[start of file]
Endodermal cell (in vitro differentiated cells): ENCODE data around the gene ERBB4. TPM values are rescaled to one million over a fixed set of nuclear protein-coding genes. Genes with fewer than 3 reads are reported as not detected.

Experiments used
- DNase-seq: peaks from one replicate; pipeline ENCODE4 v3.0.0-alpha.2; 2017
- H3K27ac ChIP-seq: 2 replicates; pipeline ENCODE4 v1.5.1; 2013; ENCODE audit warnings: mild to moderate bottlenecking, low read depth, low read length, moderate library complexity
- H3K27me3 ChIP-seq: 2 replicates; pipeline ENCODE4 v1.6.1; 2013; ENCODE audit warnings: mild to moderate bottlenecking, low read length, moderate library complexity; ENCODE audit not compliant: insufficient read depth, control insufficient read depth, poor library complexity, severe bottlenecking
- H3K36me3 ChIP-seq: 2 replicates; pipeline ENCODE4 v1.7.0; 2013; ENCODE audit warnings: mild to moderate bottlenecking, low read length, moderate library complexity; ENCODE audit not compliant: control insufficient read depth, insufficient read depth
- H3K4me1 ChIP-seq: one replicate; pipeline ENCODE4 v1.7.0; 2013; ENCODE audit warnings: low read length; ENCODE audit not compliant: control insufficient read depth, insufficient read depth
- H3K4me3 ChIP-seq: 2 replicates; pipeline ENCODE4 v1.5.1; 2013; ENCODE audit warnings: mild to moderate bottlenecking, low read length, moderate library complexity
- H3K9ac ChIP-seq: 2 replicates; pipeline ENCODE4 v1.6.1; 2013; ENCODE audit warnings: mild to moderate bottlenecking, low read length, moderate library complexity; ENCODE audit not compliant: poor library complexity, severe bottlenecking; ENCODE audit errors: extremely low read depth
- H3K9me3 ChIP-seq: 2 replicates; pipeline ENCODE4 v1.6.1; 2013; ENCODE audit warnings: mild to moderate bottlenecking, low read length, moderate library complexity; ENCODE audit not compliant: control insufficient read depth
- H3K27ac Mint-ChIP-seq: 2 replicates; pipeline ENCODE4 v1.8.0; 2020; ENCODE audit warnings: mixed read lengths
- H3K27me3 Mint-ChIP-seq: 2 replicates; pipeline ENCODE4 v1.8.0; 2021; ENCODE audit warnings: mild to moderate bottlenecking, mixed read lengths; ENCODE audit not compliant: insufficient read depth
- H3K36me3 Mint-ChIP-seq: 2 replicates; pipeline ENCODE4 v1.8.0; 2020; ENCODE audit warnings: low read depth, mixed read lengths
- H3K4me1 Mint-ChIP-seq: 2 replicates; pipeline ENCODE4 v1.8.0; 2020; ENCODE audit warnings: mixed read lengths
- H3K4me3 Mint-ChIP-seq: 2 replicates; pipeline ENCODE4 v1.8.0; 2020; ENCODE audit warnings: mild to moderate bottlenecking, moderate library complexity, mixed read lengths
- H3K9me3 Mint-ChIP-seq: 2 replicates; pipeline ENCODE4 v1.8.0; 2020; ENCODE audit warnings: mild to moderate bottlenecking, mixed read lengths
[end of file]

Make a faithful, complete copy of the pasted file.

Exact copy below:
Endodermal cell (in vitro differentiated cells): ENCODE data around the gene ERBB4. TPM values are rescaled to one million over a fixed set of nuclear protein-coding genes. Genes with fewer than 3 reads are reported as not detected.

Experiments used
- DNase-seq: peaks from one replicate; pipeline ENCODE4 v3.0.0-alpha.2; 2017
- H3K27ac ChIP-seq: 2 replicates; pipeline ENCODE4 v1.5.1; 2013; ENCODE audit warnings: mild to moderate bottlenecking, low read depth, low read length, moderate library complexity
- H3K27me3 ChIP-seq: 2 replicates; pipeline ENCODE4 v1.6.1; 2013; ENCODE audit warnings: mild to moderate bottlenecking, low read length, moderate library complexity; ENCODE audit not compliant: insufficient read depth, control insufficient read depth, poor library complexity, severe bottlenecking
- H3K36me3 ChIP-seq: 2 replicates; pipeline ENCODE4 v1.7.0; 2013; ENCODE audit warnings: mild to moderate bottlenecking, low read length, moderate library complexity; ENCODE audit not compliant: control insufficient read depth, insufficient read depth
- H3K4me1 ChIP-seq: one replicate; pipeline ENCODE4 v1.7.0; 2013; ENCODE audit warnings: low read length; ENCODE audit not compliant: control insufficient read depth, insufficient read depth
- H3K4me3 ChIP-seq: 2 replicates; pipeline ENCODE4 v1.5.1; 2013; ENCODE audit warnings: mild to moderate bottlenecking, low read length, moderate library complexity
- H3K9ac ChIP-seq: 2 replicates; pipeline ENCODE4 v1.6.1; 2013; ENCODE audit warnings: mild to moderate bottlenecking, low read length, moderate library complexity; ENCODE audit not compliant: poor library complexity, severe bottlenecking; ENCODE audit errors: extremely low read depth
- H3K9me3 ChIP-seq: 2 replicates; pipeline ENCODE4 v1.6.1; 2013; ENCODE audit warnings: mild to moderate bottlenecking, low read length, moderate library complexity; ENCODE audit not compliant: control insufficient read depth
- H3K27ac Mint-ChIP-seq: 2 replicates; pipeline ENCODE4 v1.8.0; 2020; ENCODE audit warnings: mixed read lengths
- H3K27me3 Mint-ChIP-seq: 2 replicates; pipeline ENCODE4 v1.8.0; 2021; ENCODE audit warnings: mild to moderate bottlenecking, mixed read lengths; ENCODE audit not compliant: insufficient read depth
- H3K36me3 Mint-ChIP-seq: 2 replicates; pipeline ENCODE4 v1.8.0; 2020; ENCODE audit warnings: low read depth, mixed read lengths
- H3K4me1 Mint-ChIP-seq: 2 replicates; pipeline ENCODE4 v1.8.0; 2020; ENCODE audit warnings: mixed read lengths
- H3K4me3 Mint-ChIP-seq: 2 replicates; pipeline ENCODE4 v1.8.0; 2020; ENCODE audit warnings: mild to moderate bottlenecking, moderate library complexity, mixed read lengths
- H3K9me3 Mint-ChIP-seq: 2 replicates; pipeline ENCODE4 v1.8.0; 2020; ENCODE audit warnings: mild to moderate bottlenecking, mixed read lengths